Over the last decade, the popularity of Marvel and its characters has skyrocketed thanks to the Marvel Cinematic Universe. So when Marvel’s Avengers was first announced, fans of the comics, the characters, and the movies couldn’t wait to hear more about the project.
Finally, last year at E3 2019, we got our first look at gameplay. With many fans already on the fence due to it not being a part of the well-established cinematic universe, the game had a lot to prove for those judging it at face value. For those that looked past that, the developers needed to show that they could create a story and live service game that lets players fulfill their superhero fantasy while also being able to play with others online.
Last week on September 4th, the Square Enix and Crystal Dynamics developed Marvel’s Avengers was released on PlayStation 4, Xbox One, PC (Steam) and Stadia. I picked up the game for PS4 and have been spending a lot of time with it this week.
Let’s see how the game fares at release.
The story begins as Avengers super-fan and fan fiction contest finalist Kamala Khan arrives at the A-Day (Avengers Day) celebration where the Avengers are about to launch their new hellicarrier that uses a new power source known as Terrigen. After checking in, she explores the venue as she lives out what I would say is the best day ever for any Avengers fan.
As the main event kicks off however, there’s an attack on the Golden Gate Bridge which, as many people have likely already seen in the A-Day gameplay video, ends with the destruction of San Francisco and the creation of powered individuals known as “Inhumans.” The Avengers end up taking the blame for what happened and the group is dismantled. A new group, Advanced Idea Mechanics (AIM) led by George Tarleton ends up taking their place. Five years later, Kamala finds herself on the run after acquiring incriminating evidence from AIMs server, looking for members of a resistance group to help her expose the organization. This eventually leads her to former Avenger Bruce Banner, and together they start to fill in pieces of the mystery surrounded the events of A-Day.
While playing the introduction to this game, I had the same exact reactions that Kamala had when going through the various A-Day exhibits. She became instantly relatable. She geeks out when meeting her heroes for the first time, just like I would have. She also has a wonderful support system thanks to her father, who is such a wonderfully written character that helps to keep her grounded in a world of heroes and villains.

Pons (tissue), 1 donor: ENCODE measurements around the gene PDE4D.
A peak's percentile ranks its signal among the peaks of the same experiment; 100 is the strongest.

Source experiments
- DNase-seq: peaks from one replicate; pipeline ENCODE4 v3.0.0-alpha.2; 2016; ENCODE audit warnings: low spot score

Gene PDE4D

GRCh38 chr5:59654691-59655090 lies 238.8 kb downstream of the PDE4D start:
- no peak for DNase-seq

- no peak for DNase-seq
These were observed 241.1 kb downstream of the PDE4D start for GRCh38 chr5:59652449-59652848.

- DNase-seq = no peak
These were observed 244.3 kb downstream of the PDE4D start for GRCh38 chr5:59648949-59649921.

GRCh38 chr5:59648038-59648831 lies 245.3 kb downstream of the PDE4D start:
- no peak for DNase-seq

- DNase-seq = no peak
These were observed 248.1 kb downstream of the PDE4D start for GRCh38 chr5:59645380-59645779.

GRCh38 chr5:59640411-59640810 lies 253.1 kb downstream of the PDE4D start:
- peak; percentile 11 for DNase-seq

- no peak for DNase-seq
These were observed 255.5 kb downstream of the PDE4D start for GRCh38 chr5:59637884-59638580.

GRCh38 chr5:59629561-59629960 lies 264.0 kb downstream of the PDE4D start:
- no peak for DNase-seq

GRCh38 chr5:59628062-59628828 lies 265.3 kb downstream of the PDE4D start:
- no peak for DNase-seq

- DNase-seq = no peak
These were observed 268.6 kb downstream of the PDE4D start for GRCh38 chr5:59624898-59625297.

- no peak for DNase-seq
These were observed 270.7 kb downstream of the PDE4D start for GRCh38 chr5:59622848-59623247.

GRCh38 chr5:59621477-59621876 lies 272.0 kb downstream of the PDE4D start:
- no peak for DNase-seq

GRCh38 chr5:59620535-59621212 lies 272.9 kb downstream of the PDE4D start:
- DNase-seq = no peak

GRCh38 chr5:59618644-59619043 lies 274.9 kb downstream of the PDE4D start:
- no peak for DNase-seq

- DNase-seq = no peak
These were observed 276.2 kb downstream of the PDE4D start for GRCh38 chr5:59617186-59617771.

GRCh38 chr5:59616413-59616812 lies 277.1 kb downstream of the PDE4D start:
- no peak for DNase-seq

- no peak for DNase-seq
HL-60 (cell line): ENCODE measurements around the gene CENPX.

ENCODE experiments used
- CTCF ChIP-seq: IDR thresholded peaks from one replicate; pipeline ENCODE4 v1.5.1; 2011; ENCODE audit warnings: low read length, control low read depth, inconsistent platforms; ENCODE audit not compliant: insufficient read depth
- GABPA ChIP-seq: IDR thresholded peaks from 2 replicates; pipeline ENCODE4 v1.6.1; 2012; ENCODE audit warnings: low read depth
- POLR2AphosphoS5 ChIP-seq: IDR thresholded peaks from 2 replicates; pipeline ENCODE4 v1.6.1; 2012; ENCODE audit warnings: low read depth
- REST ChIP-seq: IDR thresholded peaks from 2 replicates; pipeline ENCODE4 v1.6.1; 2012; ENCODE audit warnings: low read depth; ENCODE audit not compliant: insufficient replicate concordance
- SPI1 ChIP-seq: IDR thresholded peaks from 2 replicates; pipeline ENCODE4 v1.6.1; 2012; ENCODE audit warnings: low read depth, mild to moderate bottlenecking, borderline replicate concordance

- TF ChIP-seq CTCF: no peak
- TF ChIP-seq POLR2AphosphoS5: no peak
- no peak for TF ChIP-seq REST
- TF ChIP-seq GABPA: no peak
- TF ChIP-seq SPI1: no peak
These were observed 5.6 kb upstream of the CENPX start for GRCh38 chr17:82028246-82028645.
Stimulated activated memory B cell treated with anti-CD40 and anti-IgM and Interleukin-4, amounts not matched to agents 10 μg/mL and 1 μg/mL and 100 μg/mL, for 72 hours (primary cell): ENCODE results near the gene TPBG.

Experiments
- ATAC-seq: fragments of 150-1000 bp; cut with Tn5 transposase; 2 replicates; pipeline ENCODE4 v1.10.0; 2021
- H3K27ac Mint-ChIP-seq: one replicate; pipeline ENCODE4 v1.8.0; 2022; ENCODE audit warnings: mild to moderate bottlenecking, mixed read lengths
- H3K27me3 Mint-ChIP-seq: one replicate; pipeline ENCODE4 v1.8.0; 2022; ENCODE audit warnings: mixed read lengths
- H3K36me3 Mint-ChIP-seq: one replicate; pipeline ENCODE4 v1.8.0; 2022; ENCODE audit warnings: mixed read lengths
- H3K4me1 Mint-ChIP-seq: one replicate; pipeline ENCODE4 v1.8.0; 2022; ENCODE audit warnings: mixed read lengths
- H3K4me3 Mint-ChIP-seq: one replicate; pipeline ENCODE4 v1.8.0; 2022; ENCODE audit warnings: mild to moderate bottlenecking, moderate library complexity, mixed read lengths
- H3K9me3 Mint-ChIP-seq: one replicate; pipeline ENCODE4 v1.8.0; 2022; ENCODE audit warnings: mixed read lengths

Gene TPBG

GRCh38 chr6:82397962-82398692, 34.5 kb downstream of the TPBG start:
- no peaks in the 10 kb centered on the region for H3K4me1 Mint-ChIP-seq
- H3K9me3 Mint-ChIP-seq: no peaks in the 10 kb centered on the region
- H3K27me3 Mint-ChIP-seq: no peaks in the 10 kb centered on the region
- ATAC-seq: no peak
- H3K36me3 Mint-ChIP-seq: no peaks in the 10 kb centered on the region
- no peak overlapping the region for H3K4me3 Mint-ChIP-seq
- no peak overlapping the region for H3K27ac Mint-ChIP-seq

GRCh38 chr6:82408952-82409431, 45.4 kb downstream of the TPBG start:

Kamala is us: the superhero super fan. And I cannot think of a better character to help lead the narrative of this game.
As Kamala and the Avengers slowly reunite, we get a look into what happens to a group of heroes after the world turns on them- and I love how grounded it feels. As each Avenger is re-united with the group, the circumstances around it help weave the larger world narrative into place.
There’s also an interesting parallel between Kamala Khan and the main antagonist, MODOK (Mental Organism Designed Only to Kill). As Kamala travels with Bruce Banner and helps to “get the band back together,” she’s also on a personal journey as well, one that transforms her from a kid from Jersey into an Avenger. On the bad guy side, we have George Tarleton, who throughout the game is slowly changing into the big headed MODOK that fans have come to know from the comics.
Without diving into the rest of the story and spoiling things, I think it’s safe to say that the narrative is one of the strongest parts of the game and it’s one that is sure to please any Marvel fan.
I Am Iron Man! …and Thor, and Ms. Marvel, and—
Marvel’s Avengers, at its core, is a third-person action game that lets you step into the fancy uniforms of some of your favorite Marvel heroes as you take on missions, bosses, and collect a whole bunch of loot.
As you progress through the main campaign of the game, you’ll begin to unlock the ability to play as the various members of the Avengers. Each one has their own set of skills that you can unlock as you level them up, and each of them have their own specific gear and cosmetics that you’ll collect as you complete missions.